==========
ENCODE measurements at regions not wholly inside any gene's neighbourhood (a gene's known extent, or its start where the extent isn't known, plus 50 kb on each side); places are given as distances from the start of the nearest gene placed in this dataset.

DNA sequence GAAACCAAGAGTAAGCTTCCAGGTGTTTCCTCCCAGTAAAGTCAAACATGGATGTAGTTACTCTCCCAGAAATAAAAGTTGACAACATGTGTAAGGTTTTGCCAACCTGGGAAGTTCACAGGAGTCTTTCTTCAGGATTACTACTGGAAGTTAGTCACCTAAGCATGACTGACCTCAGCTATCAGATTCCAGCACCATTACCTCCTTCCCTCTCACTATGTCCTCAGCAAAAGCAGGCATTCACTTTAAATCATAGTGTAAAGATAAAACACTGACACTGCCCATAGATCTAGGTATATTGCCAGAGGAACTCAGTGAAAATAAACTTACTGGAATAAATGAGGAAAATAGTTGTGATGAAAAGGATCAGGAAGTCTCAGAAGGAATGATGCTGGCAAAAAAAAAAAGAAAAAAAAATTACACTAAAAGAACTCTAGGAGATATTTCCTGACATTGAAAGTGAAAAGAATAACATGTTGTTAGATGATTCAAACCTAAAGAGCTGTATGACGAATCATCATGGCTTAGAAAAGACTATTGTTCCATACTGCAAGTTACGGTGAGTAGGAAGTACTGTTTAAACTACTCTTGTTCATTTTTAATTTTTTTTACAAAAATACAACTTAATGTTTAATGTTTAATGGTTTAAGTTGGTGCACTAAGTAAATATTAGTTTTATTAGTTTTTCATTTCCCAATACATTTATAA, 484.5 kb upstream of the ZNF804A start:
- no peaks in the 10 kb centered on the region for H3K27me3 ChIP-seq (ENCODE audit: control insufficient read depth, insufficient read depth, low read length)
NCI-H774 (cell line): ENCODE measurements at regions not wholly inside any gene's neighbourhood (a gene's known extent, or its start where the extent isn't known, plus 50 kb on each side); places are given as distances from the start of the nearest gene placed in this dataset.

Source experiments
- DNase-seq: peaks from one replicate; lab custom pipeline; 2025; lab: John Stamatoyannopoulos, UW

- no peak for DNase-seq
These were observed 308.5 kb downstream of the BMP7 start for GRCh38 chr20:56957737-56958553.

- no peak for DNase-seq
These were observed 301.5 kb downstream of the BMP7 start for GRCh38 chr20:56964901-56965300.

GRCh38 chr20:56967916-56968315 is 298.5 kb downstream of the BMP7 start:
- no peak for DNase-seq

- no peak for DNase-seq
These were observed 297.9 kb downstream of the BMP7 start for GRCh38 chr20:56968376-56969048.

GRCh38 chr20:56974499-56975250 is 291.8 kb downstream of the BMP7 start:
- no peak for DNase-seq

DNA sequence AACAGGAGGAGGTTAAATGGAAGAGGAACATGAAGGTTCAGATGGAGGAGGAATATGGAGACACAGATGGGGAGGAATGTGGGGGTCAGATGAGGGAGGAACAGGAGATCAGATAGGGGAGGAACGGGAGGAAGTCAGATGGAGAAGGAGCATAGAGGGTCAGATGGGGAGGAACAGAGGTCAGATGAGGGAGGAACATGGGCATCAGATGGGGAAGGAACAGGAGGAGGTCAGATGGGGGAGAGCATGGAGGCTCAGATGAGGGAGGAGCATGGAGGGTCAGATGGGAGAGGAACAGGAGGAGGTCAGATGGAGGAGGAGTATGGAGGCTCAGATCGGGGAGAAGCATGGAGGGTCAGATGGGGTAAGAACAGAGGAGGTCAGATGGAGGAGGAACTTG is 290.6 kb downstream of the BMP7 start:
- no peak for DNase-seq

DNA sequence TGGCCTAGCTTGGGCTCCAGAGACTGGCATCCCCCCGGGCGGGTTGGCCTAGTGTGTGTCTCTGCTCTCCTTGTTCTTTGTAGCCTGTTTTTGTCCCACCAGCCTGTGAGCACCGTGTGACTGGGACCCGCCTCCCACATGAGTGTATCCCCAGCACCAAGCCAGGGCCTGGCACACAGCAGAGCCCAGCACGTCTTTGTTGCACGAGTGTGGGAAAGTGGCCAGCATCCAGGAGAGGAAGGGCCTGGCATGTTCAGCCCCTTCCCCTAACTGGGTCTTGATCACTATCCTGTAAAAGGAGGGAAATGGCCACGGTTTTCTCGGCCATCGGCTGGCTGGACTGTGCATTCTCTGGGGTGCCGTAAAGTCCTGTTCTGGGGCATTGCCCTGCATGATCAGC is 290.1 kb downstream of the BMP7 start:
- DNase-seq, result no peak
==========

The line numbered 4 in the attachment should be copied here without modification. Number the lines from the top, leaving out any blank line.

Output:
NCI-H774 (cell line): ENCODE measurements at regions not wholly inside any gene's neighbourhood (a gene's known extent, or its start where the extent isn't known, plus 50 kb on each side); places are given as distances from the start of the nearest gene placed in this dataset.